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Old 01-16-2020, 03:34 PM
 
12,343 posts, read 17,907,189 times
Reputation: 6354
Quote:
Originally Posted by markg91359 View Post
Affirmative Action occurred during the time Nixon was President. I challenge you to search the historical record and find a place where he encouraged or supported it.

Eisenhower privately expressed his displeasure after the Supreme Court ruled in favor of Brown in Brown v. the Board of Education. He felt that appointing Chief Justice Earl Warren who was able to get the court to support this decision unanimously was a huge mistake on his part.

https://www.theatlantic.com/magazine...-chief/554045/

Eisenhower had a constitutional duty to enforce the integration of Central High in Little Rock. I give credit where it is due, but a chief executive's very job includes "taking care that the laws be faithfully executed". In essence, Eisenhower did his job and that's it.

The republicans helped pass the civil rights legislation, but there is very little in the historical record to show anything approaching the effort the democrats made to achieve civil rights for African Americans.
Yea you're right. They were not standing in the school entrances blocking black students.


As for Eisenhower, EVERY President was expressing displeasure. Unless you are going to claim FDR, Truman, Ike, JFK, LBJ, and RMN actually knew any black people beyond a few servants. Eisenhower sent troops into the South. Wow, all you can do is credit him with doing his job? Is that not what he was supposed to do?

Sorry, but this Democrats are angelic and good while Republicans are evil and nefarious is sophomoric thinking exemplified.
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Old 01-16-2020, 03:37 PM
 
12,343 posts, read 17,907,189 times
Reputation: 6354
Quote:
Originally Posted by Ralph_Kirk View Post
This is just plain English. The assertion was:





That assertion was not about proportion of support, it was not about "coming to fruition."


I can tell you that Brown v Board of Topeka did squat for me when my mother took me to enroll in the elementary school closest to my house--which happened to be a white school. I still very clearly recall the principal telling my my mother in 1958, "Oooooh, noooo! You must take him to Carver!"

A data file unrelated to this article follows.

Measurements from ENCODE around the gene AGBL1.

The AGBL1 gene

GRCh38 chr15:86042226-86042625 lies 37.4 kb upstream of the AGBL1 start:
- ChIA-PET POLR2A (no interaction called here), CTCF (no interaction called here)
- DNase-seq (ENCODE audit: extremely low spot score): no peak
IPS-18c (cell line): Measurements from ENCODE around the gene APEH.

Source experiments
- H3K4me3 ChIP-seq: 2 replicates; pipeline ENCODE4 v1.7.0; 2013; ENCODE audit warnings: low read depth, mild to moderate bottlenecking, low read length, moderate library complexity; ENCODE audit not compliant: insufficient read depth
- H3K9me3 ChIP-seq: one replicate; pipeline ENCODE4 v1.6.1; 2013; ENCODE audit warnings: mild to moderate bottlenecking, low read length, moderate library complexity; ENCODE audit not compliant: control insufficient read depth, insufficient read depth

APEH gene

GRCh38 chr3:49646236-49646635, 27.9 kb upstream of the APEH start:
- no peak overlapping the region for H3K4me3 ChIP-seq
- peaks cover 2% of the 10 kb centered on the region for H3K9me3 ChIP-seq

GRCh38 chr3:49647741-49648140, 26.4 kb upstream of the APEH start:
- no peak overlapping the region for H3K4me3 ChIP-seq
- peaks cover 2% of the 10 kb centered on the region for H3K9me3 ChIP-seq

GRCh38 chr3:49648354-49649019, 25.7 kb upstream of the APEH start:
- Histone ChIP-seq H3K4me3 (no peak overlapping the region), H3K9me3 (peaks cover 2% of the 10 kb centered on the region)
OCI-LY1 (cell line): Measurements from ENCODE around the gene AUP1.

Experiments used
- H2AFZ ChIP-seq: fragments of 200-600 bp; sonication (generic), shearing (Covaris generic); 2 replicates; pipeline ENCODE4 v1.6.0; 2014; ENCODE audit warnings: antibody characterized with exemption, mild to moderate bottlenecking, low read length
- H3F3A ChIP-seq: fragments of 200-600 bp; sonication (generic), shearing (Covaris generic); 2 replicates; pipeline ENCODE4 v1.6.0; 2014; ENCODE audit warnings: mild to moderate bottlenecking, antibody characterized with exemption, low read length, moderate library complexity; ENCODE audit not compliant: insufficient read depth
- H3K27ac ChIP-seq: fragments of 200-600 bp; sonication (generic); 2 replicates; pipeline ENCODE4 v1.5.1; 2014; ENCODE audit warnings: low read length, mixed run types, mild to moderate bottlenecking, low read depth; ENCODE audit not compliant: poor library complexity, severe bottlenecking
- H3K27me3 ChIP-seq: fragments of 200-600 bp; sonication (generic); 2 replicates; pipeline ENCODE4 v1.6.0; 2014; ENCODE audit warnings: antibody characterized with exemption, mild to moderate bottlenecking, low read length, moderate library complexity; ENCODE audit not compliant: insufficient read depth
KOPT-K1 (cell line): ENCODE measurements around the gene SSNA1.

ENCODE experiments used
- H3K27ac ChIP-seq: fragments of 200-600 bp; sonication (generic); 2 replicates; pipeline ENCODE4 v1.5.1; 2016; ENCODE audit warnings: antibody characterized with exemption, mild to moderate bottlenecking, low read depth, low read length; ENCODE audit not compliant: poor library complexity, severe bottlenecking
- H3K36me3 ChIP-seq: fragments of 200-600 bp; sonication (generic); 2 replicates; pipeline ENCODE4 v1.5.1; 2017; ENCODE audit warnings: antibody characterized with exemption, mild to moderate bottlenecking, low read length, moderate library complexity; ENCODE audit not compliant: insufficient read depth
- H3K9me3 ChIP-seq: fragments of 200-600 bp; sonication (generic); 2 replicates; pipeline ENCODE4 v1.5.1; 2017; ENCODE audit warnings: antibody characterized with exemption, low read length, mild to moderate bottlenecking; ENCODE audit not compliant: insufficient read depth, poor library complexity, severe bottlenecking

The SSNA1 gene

The concept that Supreme Court decisions were necessarily effective upon local court jurisdictions was not fully accepted in the South until the mid sixties. Local courts routinely ignored the Supreme Court until then, unless African-Americans put the matter on television.

Misread- sorry.

Progress is painful, as much as we wish the opposite.
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Old 01-16-2020, 06:54 PM
 
20,512 posts, read 8,153,641 times
Reputation: 9142
Quote:
Originally Posted by maf763 View Post
They were already at risk. Do you care as much about children being at risk as you do seeing it?

I care more about NOT increasing their risk.
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Old 01-16-2020, 06:57 PM
 
20,512 posts, read 8,153,641 times
Reputation: 9142
Quote:
Originally Posted by Moth View Post
The Brown decision came during the Eisenhower administration. It just came from the Supreme Court rather than Congress. Eisenhower enforced it with armed soldiers

LBJ would have had great difficulty passing the Civil Rights Act were it not for GOP support. Those smirking bubbas like Orville Faubus and George Wallace were Democrats. The southern Democrats were the biggest impediment to Civil Rights.

.
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Old 01-16-2020, 07:03 PM
 
20,512 posts, read 8,153,641 times
Reputation: 9142
Quote:
Originally Posted by craigiri View Post

Actual question. How many thousands of pages (books) have you read about LBJ and about the Civil Rights movement....??? For many years I avoided reading about LBJ because I lived through the period but I finally took up the cause.
.
Many. Lived 17 years by Nashville. Well aware of its critical role in the movement. As for books, I am waiting for my order of The Children to arrive via Amazon.

James Lawson, Diane Nash, Ben West..well versed in their intertwined histories.